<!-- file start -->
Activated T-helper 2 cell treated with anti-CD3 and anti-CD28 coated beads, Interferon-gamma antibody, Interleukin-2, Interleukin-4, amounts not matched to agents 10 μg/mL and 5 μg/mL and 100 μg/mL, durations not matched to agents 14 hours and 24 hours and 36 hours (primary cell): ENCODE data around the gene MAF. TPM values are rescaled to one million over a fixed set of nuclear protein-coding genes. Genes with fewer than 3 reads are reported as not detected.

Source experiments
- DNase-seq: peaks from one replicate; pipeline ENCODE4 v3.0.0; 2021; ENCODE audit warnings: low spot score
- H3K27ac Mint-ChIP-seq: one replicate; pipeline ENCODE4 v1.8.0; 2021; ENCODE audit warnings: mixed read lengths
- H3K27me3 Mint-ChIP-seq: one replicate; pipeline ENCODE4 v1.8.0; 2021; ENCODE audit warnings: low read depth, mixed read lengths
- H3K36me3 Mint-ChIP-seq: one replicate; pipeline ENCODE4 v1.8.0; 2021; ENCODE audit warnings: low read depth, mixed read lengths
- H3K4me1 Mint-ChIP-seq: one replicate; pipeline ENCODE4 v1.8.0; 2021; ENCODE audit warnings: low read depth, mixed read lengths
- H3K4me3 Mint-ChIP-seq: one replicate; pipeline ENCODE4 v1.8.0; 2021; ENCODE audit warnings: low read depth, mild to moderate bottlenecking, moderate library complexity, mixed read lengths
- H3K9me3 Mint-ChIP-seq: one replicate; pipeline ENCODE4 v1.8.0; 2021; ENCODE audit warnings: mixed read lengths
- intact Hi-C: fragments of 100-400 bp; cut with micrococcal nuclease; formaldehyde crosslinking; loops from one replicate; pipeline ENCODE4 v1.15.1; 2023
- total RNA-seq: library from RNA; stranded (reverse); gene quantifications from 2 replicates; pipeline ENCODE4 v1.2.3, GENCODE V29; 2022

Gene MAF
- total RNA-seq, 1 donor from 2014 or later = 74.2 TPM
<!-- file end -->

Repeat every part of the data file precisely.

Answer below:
Activated T-helper 2 cell treated with anti-CD3 and anti-CD28 coated beads, Interferon-gamma antibody, Interleukin-2, Interleukin-4, amounts not matched to agents 10 μg/mL and 5 μg/mL and 100 μg/mL, durations not matched to agents 14 hours and 24 hours and 36 hours (primary cell): ENCODE data around the gene MAF. TPM values are rescaled to one million over a fixed set of nuclear protein-coding genes. Genes with fewer than 3 reads are reported as not detected.

Source experiments
- DNase-seq: peaks from one replicate; pipeline ENCODE4 v3.0.0; 2021; ENCODE audit warnings: low spot score
- H3K27ac Mint-ChIP-seq: one replicate; pipeline ENCODE4 v1.8.0; 2021; ENCODE audit warnings: mixed read lengths
- H3K27me3 Mint-ChIP-seq: one replicate; pipeline ENCODE4 v1.8.0; 2021; ENCODE audit warnings: low read depth, mixed read lengths
- H3K36me3 Mint-ChIP-seq: one replicate; pipeline ENCODE4 v1.8.0; 2021; ENCODE audit warnings: low read depth, mixed read lengths
- H3K4me1 Mint-ChIP-seq: one replicate; pipeline ENCODE4 v1.8.0; 2021; ENCODE audit warnings: low read depth, mixed read lengths
- H3K4me3 Mint-ChIP-seq: one replicate; pipeline ENCODE4 v1.8.0; 2021; ENCODE audit warnings: low read depth, mild to moderate bottlenecking, moderate library complexity, mixed read lengths
- H3K9me3 Mint-ChIP-seq: one replicate; pipeline ENCODE4 v1.8.0; 2021; ENCODE audit warnings: mixed read lengths
- intact Hi-C: fragments of 100-400 bp; cut with micrococcal nuclease; formaldehyde crosslinking; loops from one replicate; pipeline ENCODE4 v1.15.1; 2023
- total RNA-seq: library from RNA; stranded (reverse); gene quantifications from 2 replicates; pipeline ENCODE4 v1.2.3, GENCODE V29; 2022

Gene MAF
- total RNA-seq, 1 donor from 2014 or later = 74.2 TPM